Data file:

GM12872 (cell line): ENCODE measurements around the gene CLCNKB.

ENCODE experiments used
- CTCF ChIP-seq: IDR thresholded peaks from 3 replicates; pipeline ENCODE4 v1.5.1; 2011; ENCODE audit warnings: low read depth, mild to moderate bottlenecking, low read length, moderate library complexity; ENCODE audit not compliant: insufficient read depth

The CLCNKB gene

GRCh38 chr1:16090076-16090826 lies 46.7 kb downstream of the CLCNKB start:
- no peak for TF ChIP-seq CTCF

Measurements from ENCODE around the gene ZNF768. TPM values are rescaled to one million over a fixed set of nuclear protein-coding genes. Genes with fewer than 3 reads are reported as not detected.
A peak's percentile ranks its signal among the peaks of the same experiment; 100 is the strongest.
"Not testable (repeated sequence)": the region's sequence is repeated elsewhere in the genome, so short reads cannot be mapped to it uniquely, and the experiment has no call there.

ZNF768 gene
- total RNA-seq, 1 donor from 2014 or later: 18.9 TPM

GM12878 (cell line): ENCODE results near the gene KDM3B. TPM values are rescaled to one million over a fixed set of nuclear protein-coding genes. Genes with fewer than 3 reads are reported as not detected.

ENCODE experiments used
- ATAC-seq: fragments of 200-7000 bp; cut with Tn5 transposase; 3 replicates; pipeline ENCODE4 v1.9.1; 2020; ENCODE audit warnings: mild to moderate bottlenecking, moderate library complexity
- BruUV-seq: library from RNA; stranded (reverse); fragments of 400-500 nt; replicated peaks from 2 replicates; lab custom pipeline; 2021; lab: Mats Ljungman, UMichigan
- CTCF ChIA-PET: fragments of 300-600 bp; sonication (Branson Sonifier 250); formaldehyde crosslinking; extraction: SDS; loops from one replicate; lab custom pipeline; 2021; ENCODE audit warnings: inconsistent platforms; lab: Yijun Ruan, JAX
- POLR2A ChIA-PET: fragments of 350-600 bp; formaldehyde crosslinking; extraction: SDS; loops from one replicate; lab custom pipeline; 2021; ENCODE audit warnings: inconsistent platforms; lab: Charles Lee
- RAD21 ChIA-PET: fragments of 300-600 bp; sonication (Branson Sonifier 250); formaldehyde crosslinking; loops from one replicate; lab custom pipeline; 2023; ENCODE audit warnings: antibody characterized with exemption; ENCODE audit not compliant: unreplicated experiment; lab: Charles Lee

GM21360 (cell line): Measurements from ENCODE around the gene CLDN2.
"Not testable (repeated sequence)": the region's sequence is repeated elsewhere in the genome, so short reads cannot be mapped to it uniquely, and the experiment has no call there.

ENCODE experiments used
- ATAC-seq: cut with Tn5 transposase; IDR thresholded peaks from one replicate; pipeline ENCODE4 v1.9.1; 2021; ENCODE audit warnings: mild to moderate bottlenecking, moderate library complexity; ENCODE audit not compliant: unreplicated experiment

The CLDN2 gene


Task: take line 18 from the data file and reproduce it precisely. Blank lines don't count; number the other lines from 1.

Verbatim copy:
- RAD21 ChIA-PET: fragments of 300-600 bp; sonication (Branson Sonifier 250); formaldehyde crosslinking; loops from one replicate; lab custom pipeline; 2023; ENCODE audit warnings: antibody characterized with exemption; ENCODE audit not compliant: unreplicated experiment; lab: Charles Lee